Touch or Feel?

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The Difference between "Touch" and "Feel"

"Touch" and "feel" are easy to confuse, especially for English learners.
  • "Touch" means to come in contact physically with something. For example:
    • If you touch the wire, you lose.
  • "Feel" means to touch something to learn about it. For example:
    • Feel the shark's skin. It is rougher than it looks.
touch or feel?

More about "Touch" and "Feel"

"Touch" and "feel" have similar meanings, but there is a subtle difference between them.


The verb "to touch" means to make physical contact with something (usually with the hand or finger).

Example sentences with "touch":
  • The paint is wet. Do not touch it.
  • For a moment, our fingers touched.
  • (In these two examples, "touch" means to make physical contact. This is the most common meaning of "to touch.")
"Touch" can also be used figuratively with the meaning to invoke a feeling of affection, gratitude, or sympathy. For example:
  • Your painting touched me.
  • (Here, "touch" means to invoke a feeling of emotion.)
As a noun, "touch" is a small amount of something. For example:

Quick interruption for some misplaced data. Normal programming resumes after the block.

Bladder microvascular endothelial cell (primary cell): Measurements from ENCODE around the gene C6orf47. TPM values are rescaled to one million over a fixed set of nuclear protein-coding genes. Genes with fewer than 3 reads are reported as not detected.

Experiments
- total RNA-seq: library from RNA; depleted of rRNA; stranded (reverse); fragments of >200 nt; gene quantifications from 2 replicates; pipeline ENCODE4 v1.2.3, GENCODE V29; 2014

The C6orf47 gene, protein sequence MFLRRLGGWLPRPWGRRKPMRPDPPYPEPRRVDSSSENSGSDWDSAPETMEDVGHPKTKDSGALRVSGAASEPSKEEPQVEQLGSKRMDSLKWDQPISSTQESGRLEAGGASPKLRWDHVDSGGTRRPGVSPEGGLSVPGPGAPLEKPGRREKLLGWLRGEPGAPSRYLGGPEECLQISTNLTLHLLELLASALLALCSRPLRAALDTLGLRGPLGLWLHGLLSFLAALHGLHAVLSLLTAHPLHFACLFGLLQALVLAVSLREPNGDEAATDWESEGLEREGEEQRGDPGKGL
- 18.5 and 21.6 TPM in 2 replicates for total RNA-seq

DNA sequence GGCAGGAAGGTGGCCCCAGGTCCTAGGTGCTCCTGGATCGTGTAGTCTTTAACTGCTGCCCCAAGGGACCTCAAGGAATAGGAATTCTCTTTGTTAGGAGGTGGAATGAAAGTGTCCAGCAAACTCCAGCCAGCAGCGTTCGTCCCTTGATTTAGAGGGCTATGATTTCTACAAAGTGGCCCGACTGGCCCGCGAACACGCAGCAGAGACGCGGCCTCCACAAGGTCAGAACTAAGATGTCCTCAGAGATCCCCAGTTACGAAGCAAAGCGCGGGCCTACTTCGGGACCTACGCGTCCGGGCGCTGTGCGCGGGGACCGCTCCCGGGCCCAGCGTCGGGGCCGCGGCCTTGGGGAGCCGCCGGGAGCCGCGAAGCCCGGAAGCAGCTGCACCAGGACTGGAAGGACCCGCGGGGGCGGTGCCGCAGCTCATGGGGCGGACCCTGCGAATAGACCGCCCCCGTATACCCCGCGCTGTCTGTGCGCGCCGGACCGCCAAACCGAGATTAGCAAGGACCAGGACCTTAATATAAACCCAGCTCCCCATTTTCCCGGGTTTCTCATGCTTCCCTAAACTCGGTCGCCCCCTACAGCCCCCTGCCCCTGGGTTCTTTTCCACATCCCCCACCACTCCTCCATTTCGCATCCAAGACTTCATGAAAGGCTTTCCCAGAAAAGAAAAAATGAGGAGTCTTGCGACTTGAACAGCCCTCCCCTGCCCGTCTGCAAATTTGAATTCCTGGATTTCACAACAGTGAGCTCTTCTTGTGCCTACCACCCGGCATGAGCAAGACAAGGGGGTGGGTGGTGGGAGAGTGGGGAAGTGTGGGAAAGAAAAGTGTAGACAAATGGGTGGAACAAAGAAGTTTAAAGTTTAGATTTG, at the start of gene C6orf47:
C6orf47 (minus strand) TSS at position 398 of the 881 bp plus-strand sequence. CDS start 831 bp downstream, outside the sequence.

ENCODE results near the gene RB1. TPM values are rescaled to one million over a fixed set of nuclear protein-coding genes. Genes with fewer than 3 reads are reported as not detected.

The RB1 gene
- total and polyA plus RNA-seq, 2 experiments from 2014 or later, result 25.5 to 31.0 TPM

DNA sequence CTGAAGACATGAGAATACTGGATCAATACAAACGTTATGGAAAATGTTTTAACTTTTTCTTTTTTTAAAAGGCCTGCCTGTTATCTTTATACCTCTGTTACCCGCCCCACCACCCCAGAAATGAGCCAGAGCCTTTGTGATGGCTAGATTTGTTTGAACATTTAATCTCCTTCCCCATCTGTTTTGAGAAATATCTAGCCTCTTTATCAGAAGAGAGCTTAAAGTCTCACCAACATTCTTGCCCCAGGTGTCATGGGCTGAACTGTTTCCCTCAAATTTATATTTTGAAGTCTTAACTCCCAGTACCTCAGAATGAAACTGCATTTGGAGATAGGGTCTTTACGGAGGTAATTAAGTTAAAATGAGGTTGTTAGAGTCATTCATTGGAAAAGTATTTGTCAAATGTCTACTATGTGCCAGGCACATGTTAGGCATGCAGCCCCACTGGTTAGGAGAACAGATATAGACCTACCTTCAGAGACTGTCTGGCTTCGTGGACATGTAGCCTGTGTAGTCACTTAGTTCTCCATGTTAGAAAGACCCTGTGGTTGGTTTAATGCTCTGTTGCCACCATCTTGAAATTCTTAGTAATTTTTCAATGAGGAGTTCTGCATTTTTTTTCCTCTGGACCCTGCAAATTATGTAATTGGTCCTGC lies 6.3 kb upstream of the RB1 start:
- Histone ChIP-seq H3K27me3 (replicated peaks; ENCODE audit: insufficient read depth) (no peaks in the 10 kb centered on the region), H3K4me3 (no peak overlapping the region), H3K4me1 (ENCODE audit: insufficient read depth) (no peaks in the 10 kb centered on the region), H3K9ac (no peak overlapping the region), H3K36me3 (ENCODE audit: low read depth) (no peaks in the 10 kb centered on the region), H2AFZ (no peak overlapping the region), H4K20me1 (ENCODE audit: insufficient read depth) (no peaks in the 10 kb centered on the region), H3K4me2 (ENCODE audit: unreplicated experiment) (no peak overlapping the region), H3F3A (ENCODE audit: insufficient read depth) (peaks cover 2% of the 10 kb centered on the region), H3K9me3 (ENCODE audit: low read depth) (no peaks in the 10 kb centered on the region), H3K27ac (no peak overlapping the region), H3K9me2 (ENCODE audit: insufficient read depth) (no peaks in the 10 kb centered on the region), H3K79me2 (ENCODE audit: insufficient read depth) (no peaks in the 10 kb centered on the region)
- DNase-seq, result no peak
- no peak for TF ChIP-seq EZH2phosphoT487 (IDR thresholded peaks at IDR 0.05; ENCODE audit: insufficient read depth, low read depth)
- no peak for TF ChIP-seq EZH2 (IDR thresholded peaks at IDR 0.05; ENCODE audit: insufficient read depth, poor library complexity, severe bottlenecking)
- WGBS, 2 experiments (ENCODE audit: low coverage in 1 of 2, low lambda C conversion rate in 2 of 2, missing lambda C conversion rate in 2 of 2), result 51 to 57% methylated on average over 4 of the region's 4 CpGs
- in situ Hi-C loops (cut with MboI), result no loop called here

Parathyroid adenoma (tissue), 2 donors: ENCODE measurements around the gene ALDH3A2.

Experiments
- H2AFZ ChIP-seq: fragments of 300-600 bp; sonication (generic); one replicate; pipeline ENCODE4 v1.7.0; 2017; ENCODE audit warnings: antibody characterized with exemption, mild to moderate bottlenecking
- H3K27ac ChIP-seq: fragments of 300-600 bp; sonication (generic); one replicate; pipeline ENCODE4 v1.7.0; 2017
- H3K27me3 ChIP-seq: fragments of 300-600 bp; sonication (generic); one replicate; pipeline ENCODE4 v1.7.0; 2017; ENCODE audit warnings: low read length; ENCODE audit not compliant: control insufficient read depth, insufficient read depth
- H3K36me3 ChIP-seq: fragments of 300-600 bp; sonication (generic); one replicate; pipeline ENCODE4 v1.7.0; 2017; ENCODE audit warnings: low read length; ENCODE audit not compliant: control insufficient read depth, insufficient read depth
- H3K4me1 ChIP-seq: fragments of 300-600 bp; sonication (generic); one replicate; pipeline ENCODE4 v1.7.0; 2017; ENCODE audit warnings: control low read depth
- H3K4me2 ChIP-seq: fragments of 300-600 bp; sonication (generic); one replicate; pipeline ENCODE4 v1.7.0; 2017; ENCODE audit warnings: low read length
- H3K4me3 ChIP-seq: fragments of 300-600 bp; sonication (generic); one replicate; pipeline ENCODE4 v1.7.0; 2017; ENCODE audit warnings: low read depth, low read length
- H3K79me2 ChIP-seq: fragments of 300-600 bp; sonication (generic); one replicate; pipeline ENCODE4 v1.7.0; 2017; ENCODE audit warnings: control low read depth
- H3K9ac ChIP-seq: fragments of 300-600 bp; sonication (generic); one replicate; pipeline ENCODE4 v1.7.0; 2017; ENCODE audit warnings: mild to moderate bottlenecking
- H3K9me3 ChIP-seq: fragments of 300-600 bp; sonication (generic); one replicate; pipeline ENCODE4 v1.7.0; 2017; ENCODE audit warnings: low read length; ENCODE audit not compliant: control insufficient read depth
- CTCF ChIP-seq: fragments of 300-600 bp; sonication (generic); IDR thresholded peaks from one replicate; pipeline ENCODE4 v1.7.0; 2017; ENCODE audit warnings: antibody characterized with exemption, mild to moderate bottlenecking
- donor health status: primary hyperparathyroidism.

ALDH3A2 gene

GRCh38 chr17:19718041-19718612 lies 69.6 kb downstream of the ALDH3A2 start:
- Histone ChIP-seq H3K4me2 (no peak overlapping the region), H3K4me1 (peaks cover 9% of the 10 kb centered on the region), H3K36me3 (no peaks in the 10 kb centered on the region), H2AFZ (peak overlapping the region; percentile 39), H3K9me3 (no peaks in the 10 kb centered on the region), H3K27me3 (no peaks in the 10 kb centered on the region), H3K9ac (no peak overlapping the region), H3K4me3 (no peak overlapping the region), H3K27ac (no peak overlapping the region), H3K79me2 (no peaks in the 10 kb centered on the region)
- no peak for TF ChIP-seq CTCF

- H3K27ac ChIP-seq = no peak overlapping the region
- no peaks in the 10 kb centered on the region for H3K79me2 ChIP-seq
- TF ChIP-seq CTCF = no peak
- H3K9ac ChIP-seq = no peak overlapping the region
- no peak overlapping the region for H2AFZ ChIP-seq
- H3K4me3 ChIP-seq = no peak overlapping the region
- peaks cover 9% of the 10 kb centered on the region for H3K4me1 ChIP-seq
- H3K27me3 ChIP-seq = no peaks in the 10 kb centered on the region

• The mixture needs a touch of sugar.
  • (Here, "touch" is a noun. It means a small amount.)


    The verb "to feel" means to be aware of something (or to learn about something) by touching it. It also means to experience an emotion or sensation.

    Example sentences with "feel":
    • Feel the softness of this material.
    • (Here, "to feel" means to learn about something by touching it.)
    • I feel excited for the holiday.
    • (Here, "to feel" means to experience an emotion.)

    Even More about "Touch" and "Feel"

    Here, for completeness, are all five forms of the verb "to touch":
    No.Verb FormExample
    1Base Formtouch
    2The -S Form
    (also called the Third Person Singular Present Tense Form)
    3Past Formtouched
    4The -ING Form
    (also called the Present Participle Form)
    5The Past Participle Formtouched
    Here are all five forms of the verb "to feel":
    No.Verb FormExample
    1Base Formfeel
    2The -S Form
    (also called the Third Person Singular Present Tense Form)
    3Past Formfelt
    4The -ING Form
    (also called the Present Participle Form)
    5The Past Participle Formfelt
    Ready for the Test?
    Here is a confirmatory test for this lesson.

    This test can also be:
    • Edited (i.e., you can delete questions and play with the order of the questions).
    • Printed to create a handout.
    • Sent electronically to friends or students.

    See Also

    adverse or averse? affect or effect? appraise or apprise? avenge or revenge? bare or bear? complement or compliment? dependant or dependent? discreet or discrete? disinterested or uninterested? e.g. or i.e.? envy or jealousy? imply or infer? its or it's? material or materiel? poisonous or venomous? practice or practise? principal or principle? tenant or tenet? who's or whose? What are nouns? List of easily confused words